What is knowledge-based authentication? The KBA design asks the user to correctly answer at least one question, a “secret” only the user would know.
There are two types of KBA: 1) Answering a question that the user has pre-selected (static scheme), and 2) Answering a question that’s determined by garnering data in public records (dynamic scheme).
The idea is that if a question is correctly answered, the person’s ID has been verified.
Fraudsters can answer “secret” questions—even those that the user must think hard to answer. But how?
Spear-phishing: gaining access to the public data aggregators by tricking their employees and getting into their accounts, getting the “keys” to the data. Knowledge-based authentication is definitely flawed. Additionally, with all our personal information floating out there in social sites, it is becoming much easier to research anyone enough to pass these questions.
KBA is especially unreliable when it applies to people new to the U.S. or who are young, as they don’t have much public data built up.
Though KBA is flawed, it’s also the heavily preferred method for ID because it’s so technically easy. This is why Obamacare will be using it for the new healthcare insurance exchanges.
Attempts at Regulation
A regulation attempt was made by the U.S. banking regulators that involved costliness. That didn’t go over well. Another instance was that in 2006, ChoicePoint was fined by the FTC for a 2004 breach; they were ordered to conduct intense security audits for possibly 20 years.
Authentication should be multifactorial. A multidimensional security system might include:
- Customer history and behavior is considered.
- Dual customer authorization via varying access devices
- Transactions verified via out-of-band
- Debit blocks, positive pay and other methods that appropriately curtail an account’s transactional use
- More refined controls over account activities, such as number of daily transactions, payment recipients, transaction value thresholds and allowable payment windows
- Blockage of connection attempts to banking servers from suspicious IP addresses
- Policies for addressing potentially compromised customer devices
- Improved control over any changes done by customers to their account
- Better customer education to increase awareness of security risks, including how customers can mitigate risks
A layered security program should include, at a minimum, the following:
- Detection of suspicious activity followed by a response. Suspicious activity may be related to logins and verification of customers wanting access to the bank’s electronic system, and also to initiation of electronic transactions that pertain to fund transfer to other parties.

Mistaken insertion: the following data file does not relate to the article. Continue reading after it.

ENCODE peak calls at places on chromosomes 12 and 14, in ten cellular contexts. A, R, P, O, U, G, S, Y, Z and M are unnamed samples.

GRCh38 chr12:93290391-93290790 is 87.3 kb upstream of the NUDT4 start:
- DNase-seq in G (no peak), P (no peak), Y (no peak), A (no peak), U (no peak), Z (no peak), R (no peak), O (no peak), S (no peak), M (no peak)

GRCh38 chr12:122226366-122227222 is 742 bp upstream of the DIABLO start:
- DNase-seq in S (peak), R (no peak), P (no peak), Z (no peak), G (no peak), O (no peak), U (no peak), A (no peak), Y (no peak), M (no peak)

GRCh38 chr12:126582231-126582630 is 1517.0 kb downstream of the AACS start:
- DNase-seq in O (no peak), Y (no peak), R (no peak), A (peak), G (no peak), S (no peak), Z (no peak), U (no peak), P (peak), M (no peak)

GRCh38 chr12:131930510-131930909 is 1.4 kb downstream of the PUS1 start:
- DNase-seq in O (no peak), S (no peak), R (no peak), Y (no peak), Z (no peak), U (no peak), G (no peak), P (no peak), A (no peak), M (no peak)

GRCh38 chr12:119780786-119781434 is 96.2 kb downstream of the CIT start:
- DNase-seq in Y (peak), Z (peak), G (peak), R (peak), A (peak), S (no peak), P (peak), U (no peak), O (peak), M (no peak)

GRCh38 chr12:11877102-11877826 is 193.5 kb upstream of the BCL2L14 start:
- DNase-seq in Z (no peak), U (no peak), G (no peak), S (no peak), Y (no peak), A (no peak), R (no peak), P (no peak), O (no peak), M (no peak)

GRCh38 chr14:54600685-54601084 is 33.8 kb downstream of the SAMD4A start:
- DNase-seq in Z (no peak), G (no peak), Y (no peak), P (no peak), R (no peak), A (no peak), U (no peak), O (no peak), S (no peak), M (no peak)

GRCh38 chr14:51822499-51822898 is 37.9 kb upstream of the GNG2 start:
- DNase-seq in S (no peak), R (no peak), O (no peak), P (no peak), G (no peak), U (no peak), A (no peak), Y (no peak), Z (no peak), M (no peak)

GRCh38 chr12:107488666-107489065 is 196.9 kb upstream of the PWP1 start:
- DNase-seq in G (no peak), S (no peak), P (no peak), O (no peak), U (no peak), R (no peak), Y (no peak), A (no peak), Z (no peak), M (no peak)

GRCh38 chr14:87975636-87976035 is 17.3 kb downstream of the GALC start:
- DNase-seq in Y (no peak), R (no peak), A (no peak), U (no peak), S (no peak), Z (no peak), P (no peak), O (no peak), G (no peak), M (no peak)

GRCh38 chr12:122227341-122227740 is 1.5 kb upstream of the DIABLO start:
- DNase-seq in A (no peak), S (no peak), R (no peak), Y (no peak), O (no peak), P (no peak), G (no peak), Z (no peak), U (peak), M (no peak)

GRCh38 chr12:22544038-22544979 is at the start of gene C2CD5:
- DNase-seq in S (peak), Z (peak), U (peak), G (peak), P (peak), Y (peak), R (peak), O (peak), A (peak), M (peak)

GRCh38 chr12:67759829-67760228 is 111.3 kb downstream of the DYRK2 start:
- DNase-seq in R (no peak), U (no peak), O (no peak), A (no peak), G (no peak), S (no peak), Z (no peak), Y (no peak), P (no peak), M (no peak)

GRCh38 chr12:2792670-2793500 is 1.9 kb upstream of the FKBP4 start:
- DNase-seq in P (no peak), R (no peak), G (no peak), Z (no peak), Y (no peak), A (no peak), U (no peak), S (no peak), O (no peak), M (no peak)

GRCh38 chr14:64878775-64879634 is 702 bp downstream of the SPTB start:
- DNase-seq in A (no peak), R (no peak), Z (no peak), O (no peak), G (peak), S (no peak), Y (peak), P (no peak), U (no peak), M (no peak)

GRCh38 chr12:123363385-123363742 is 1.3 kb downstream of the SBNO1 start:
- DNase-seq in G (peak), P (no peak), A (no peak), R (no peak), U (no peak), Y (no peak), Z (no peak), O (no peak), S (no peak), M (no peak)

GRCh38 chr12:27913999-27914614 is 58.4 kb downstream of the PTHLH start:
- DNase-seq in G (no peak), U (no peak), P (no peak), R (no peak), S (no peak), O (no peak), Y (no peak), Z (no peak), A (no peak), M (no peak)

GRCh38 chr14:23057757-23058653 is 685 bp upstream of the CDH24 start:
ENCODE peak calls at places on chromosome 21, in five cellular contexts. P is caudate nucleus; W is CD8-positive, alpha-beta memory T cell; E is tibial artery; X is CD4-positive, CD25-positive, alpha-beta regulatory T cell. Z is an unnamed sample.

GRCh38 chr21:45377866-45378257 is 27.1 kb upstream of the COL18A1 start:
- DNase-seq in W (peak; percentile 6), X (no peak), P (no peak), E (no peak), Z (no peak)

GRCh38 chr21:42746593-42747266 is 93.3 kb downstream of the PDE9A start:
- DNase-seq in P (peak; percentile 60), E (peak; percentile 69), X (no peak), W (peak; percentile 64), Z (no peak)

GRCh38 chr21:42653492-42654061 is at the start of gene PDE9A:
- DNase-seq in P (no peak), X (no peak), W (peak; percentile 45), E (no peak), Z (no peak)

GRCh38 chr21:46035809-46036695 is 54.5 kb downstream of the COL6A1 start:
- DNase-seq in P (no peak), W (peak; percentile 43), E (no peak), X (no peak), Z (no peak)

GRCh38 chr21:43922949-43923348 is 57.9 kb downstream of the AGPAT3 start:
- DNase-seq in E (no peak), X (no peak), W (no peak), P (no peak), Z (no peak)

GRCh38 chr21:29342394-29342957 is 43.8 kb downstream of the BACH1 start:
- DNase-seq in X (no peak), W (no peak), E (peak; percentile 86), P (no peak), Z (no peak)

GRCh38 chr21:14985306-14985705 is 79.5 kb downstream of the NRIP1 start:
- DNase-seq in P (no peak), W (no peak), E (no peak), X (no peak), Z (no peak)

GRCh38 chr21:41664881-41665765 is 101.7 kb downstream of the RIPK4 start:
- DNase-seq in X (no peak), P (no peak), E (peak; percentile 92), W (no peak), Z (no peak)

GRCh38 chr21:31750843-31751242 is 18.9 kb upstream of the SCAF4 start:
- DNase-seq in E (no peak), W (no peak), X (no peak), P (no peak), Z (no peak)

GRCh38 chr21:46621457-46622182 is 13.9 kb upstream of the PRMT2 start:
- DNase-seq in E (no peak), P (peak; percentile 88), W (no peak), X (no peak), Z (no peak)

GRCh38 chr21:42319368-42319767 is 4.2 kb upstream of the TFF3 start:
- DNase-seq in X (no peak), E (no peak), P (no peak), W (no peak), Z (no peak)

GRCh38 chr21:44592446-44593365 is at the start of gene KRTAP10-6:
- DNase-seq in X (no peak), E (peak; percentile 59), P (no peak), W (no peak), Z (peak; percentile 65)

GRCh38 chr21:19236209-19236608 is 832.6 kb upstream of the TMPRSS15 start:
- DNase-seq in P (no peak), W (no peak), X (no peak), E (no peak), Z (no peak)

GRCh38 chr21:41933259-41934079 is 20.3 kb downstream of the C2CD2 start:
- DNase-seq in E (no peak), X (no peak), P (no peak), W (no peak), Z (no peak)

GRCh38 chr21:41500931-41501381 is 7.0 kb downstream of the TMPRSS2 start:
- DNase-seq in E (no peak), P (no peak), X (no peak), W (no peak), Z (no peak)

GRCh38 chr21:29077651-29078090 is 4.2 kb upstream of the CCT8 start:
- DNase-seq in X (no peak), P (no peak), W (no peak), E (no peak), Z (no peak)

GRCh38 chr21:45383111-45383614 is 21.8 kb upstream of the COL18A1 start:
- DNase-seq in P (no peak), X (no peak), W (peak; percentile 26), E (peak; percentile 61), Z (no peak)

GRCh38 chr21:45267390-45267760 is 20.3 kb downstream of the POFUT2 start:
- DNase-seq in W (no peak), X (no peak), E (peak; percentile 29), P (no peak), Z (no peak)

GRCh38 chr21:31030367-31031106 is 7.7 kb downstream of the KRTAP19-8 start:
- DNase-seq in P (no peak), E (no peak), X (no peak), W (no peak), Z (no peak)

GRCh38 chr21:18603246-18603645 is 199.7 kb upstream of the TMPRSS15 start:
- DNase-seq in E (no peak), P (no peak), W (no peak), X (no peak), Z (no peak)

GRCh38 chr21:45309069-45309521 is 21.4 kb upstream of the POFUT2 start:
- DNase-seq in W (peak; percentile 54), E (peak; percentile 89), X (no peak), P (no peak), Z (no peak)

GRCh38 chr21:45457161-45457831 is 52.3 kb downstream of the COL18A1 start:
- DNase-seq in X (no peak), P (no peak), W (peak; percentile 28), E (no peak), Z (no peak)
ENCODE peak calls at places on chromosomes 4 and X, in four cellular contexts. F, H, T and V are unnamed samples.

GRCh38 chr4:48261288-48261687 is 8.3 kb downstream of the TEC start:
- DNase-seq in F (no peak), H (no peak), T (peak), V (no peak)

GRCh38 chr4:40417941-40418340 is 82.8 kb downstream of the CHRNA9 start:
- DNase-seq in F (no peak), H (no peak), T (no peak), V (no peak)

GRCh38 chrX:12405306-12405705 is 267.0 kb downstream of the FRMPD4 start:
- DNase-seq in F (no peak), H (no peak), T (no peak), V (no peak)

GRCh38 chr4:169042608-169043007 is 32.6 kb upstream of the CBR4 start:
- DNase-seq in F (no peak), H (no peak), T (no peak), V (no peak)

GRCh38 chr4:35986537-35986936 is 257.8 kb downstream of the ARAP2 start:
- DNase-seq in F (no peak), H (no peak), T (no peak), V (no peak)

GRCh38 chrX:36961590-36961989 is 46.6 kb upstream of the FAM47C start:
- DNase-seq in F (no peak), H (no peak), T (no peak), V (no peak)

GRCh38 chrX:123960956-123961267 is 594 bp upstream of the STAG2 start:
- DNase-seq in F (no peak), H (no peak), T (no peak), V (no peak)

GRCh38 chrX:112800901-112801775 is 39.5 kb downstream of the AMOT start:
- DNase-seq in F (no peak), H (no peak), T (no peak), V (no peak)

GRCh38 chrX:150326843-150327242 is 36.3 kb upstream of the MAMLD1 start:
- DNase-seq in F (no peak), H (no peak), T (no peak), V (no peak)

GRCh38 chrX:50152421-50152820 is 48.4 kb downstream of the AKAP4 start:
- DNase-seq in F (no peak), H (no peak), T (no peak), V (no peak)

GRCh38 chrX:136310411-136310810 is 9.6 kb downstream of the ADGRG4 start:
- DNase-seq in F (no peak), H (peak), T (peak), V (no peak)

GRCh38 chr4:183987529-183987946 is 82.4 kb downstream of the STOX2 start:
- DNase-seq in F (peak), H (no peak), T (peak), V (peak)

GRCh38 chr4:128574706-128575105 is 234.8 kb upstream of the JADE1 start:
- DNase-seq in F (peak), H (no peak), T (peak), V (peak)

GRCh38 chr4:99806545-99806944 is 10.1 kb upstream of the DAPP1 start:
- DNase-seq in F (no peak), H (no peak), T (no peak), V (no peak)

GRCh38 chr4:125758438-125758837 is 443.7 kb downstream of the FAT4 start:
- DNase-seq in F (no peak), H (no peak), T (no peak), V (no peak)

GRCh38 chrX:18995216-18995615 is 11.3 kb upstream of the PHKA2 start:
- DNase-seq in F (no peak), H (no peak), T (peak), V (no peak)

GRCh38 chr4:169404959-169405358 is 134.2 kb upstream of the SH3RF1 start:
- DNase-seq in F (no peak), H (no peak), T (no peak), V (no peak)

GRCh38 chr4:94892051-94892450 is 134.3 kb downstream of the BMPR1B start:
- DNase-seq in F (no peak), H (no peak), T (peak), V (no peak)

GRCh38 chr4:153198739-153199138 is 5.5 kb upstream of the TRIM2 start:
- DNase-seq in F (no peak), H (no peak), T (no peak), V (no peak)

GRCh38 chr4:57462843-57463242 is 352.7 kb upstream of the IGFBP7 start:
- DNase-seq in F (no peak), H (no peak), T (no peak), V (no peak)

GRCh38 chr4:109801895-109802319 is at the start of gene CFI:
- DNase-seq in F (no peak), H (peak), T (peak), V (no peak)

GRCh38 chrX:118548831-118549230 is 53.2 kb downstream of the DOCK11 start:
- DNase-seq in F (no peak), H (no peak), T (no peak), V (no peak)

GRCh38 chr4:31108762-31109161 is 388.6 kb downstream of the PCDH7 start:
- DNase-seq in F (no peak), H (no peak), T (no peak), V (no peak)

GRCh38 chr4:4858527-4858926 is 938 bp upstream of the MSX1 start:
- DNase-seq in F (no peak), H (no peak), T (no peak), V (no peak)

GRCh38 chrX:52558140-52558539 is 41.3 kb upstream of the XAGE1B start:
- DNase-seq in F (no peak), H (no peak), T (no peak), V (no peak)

- Institutions should do away with using simple device ID as the primary control.
- They should also do away with using basic “secret” questions as a primary control.
An Alternative to KBA
There is now a software-only biometric that can authenticate the user’s identity in a way that’s so unique that no imposter can beat it.
This patented software is referred to as the “Missing Link,” created by Biometric Signature ID (BSI). It’s the strongest form of ID confirmation on the market today, and it doesn’t even require any additional hardware.
How does this biometric work?
It measures how a person moves their mouse, finger or stylus when they log in using a password created with BioSig-ID™.
Biometrics measured include elements like height, length, speed and direction, angle of each stroke. These all define the user’s unique pattern—that a fraudster cannot replicate. Positive IDs can be done when someone logs in on any device.
In order to access the device, or whatever else (bank account, medical information, online college exam, etc.), the user must be previously authenticated against their original profile. . In seconds and with only 3-4 characters BioSig-ID™ software will establish whether the person who registered for the account is the same person who is attempting access. This SaaS based software is now used in over 60 countries and was recently awarded a grant by the White House to use their solution to validate user identity before online they can access a digital asset.
Robert Siciliano, personal security and identity theft expert and BioSig-ID advisory board member. He is the author of 99 Things You Wish You Knew Before Your Mobile was Hacked! See him knock’em dead in this identity theft prevention video. Disclosures.
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